Tuesday, 16 February 2010

Ponyo

“Ponyo” is the latest Japanese animation from the reliable combination of Studio Ghibli and Hayao Miyazaki.
Loosely based on The Little Mermaid, a five year old boy named Sosuke rescues a small fish when it becomes trapped inside a glass jar in the waters beside his home. Only this fish has the face of a girl. When Sosuke cuts himself on the jar, the fish licks his blood and heals his wound.
Sosuke takes the fish home and names her Ponyo, but she is quickly recaptured by her father, the wizard Fujimoto, who lives under the sea and tries to keep the balance of nature. All rather difficult when your daughter is as powerful as Ponyo.
Despite his warnings that there will be a great tsunami should she return to land, Ponyo grows herself arms and legs, and all her tiny siblings help her escape. Ponyo’s arrival brings about a spectacular storm, and she goes in search of Sosuke, running on tempestuous waves made out of her fishy family. She sees Sosuke riding in his mother’s car on their way home from the senior citizen’s centre where his mother works, and follows them, making their journey along the winding coastal road even more treacherous.
Ponyo finally catches them up as they arrive home, and although it takes a moment for Sosuke to recognise her, she is readily welcomed by his mother, Lisa. As the storm still rages outside, Lisa worries for her elderly patients. However when the storm calms after Ponyo falls asleep, she decides to go back to them, leaving her incredibly mature and responsible son in charge.
Meanwhile, out at sea, the boat on which Sosuke’s father Koichi is based, comes across a terrifying sight in the aftermath of the storm. An unexplained horizon of pretty lights against an unrecognisable mountain range turn out to be all the ships that were on the water, and are now without power; and behind them, a wall of water, pulled up into the air by the gravity of an unnaturally close moon. The boats are rescued by the goddess of the water, who also happens to be Ponyo’s mother.
The next morning, when Lisa still has not arrived home, Sosuke and Ponyo set out to look for her. Ponyo uses her magic to make a toy boat big enough for them to ride in, although it soon becomes clear that her magic is wearying her.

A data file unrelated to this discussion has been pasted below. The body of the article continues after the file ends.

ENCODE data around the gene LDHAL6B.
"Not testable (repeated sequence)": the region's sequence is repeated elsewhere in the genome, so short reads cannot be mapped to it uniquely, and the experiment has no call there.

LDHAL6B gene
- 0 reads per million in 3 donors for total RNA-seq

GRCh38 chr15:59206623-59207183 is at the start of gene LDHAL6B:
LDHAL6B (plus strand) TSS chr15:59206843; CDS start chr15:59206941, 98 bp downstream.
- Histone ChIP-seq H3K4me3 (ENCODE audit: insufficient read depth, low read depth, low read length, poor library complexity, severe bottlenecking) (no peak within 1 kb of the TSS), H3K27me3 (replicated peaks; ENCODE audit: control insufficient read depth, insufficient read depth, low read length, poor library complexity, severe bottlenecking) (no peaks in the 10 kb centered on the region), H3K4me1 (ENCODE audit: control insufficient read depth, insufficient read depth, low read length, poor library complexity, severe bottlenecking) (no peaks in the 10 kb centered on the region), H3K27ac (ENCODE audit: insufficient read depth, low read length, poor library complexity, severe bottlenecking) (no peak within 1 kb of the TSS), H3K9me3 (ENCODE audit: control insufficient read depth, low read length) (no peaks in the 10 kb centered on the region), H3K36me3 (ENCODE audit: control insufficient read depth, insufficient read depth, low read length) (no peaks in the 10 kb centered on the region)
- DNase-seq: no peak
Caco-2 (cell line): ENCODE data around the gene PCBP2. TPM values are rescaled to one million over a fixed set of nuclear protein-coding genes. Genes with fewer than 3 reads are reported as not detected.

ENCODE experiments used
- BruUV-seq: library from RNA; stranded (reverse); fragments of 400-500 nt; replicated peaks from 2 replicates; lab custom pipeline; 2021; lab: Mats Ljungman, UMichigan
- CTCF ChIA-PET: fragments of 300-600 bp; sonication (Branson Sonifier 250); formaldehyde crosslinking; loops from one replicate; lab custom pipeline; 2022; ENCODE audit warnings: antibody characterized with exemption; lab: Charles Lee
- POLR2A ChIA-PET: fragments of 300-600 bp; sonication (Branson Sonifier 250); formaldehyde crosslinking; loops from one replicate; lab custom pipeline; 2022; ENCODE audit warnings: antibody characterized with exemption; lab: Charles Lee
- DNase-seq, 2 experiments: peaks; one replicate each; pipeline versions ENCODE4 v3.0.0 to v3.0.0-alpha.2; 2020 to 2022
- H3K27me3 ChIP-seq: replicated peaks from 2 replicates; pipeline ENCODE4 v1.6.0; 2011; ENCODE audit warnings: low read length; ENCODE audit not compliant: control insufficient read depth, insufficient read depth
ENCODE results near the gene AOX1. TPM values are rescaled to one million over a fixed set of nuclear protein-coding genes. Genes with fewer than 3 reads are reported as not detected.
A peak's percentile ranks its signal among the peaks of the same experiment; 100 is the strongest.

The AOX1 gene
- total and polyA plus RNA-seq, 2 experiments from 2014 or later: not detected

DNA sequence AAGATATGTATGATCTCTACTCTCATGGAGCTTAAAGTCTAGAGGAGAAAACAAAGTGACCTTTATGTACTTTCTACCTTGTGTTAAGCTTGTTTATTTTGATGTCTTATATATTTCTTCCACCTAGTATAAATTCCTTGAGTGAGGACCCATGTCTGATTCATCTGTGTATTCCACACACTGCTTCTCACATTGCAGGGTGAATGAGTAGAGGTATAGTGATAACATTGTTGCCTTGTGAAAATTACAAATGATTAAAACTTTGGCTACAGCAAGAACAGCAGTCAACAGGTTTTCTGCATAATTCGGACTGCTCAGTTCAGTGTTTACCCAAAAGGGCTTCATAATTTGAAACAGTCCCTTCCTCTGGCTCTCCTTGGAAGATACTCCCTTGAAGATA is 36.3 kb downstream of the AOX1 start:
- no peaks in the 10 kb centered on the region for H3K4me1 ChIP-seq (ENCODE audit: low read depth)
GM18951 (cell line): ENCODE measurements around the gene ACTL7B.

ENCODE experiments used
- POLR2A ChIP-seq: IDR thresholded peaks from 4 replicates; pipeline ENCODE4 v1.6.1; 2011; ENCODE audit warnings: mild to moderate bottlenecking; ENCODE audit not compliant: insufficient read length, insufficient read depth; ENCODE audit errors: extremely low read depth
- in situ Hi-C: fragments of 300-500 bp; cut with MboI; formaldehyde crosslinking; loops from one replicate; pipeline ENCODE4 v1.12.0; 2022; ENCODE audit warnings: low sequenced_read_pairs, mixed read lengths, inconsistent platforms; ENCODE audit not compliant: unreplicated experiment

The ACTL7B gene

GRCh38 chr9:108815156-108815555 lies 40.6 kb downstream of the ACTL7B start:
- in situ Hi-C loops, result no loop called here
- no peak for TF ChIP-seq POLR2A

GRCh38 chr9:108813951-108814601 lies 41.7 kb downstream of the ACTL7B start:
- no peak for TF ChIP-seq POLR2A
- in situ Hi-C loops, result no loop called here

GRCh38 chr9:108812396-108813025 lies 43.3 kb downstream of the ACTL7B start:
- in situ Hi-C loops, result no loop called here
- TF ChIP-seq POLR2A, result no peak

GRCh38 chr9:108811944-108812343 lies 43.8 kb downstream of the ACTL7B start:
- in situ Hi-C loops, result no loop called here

Ponyo’s mother and father meet and discuss what to do with their daughter. They agree to set Susoke a test to decide her fate.
Perhaps one of the strongest aspects of Miyazaki’s work is that no characters are black or white. No one is a one-dimensional baddie. Fujimoto is no pantomime villain.
Although after providing the voice of Ponyo’s mother, I have to wonder how many more roles as an ethereal, mythical being Cate Blanchett will accumulate in her career. I feel that she and Matt Damon as Koichi were rather underused.
Tina Fey made a lovely mother as Lisa, one who would be furious at her husband for not coming home from work one second, rolling around with her son the next, and cooking for a strange, yet pretty little girl who had just emerged from the sea the next.
Sosuke and Ponyo made for an adorable couple. Their friendship and love as pure and innocent as they come.
Once again, the Holy Trinity of Ghibli, Miyazaki, and composer Joe Hisaishi have produced a warm, charming story where mythology and fantasy is mixed with reality. It will keep the kids quiet for more than five minutes during the half term.

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